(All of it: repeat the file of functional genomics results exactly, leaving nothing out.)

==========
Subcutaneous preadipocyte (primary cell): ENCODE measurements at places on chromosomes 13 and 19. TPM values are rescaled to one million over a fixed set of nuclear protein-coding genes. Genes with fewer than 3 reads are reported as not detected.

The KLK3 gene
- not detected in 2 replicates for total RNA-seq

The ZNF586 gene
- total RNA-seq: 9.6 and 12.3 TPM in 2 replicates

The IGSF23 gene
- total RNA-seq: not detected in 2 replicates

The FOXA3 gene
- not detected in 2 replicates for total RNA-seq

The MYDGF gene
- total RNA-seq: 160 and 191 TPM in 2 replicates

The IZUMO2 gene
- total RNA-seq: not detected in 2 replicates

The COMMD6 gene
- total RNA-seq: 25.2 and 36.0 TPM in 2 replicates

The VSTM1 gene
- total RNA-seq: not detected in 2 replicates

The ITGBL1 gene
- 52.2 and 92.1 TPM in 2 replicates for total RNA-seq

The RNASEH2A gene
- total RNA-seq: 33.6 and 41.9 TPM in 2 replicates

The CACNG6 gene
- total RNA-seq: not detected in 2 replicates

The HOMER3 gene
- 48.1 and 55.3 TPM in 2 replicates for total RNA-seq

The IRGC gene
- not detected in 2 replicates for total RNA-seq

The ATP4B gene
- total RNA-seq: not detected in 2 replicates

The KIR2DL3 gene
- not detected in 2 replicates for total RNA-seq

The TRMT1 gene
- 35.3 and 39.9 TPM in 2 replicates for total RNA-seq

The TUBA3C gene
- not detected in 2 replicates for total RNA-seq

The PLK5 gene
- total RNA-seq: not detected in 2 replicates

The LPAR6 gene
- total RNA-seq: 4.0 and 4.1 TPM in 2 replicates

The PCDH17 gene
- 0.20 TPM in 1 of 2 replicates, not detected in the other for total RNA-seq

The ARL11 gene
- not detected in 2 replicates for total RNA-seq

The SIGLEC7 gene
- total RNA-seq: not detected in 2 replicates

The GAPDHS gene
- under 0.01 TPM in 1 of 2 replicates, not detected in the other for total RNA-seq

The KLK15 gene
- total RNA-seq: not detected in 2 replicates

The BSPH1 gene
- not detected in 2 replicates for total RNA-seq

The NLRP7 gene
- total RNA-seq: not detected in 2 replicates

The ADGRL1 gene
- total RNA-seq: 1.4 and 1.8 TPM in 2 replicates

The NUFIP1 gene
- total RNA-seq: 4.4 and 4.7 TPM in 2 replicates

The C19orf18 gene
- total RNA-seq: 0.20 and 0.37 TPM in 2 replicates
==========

Subcutaneous preadipocyte (primary cell): ENCODE measurements at places on chromosomes 13 and 19. TPM values are rescaled to one million over a fixed set of nuclear protein-coding genes. Genes with fewer than 3 reads are reported as not detected.

The KLK3 gene
- not detected in 2 replicates for total RNA-seq

The ZNF586 gene
- total RNA-seq: 9.6 and 12.3 TPM in 2 replicates

The IGSF23 gene
- total RNA-seq: not detected in 2 replicates

The FOXA3 gene
- not detected in 2 replicates for total RNA-seq

The MYDGF gene
- total RNA-seq: 160 and 191 TPM in 2 replicates

The IZUMO2 gene
- total RNA-seq: not detected in 2 replicates

The COMMD6 gene
- total RNA-seq: 25.2 and 36.0 TPM in 2 replicates

The VSTM1 gene
- total RNA-seq: not detected in 2 replicates

The ITGBL1 gene
- 52.2 and 92.1 TPM in 2 replicates for total RNA-seq

The RNASEH2A gene
- total RNA-seq: 33.6 and 41.9 TPM in 2 replicates

The CACNG6 gene
- total RNA-seq: not detected in 2 replicates

The HOMER3 gene
- 48.1 and 55.3 TPM in 2 replicates for total RNA-seq

The IRGC gene
- not detected in 2 replicates for total RNA-seq

The ATP4B gene
- total RNA-seq: not detected in 2 replicates

The KIR2DL3 gene
- not detected in 2 replicates for total RNA-seq

The TRMT1 gene
- 35.3 and 39.9 TPM in 2 replicates for total RNA-seq

The TUBA3C gene
- not detected in 2 replicates for total RNA-seq

The PLK5 gene
- total RNA-seq: not detected in 2 replicates

The LPAR6 gene
- total RNA-seq: 4.0 and 4.1 TPM in 2 replicates

The PCDH17 gene
- 0.20 TPM in 1 of 2 replicates, not detected in the other for total RNA-seq

The ARL11 gene
- not detected in 2 replicates for total RNA-seq

The SIGLEC7 gene
- total RNA-seq: not detected in 2 replicates

The GAPDHS gene
- under 0.01 TPM in 1 of 2 replicates, not detected in the other for total RNA-seq

The KLK15 gene
- total RNA-seq: not detected in 2 replicates

The BSPH1 gene
- not detected in 2 replicates for total RNA-seq

The NLRP7 gene
- total RNA-seq: not detected in 2 replicates

The ADGRL1 gene
- total RNA-seq: 1.4 and 1.8 TPM in 2 replicates

The NUFIP1 gene
- total RNA-seq: 4.4 and 4.7 TPM in 2 replicates

The C19orf18 gene
- total RNA-seq: 0.20 and 0.37 TPM in 2 replicates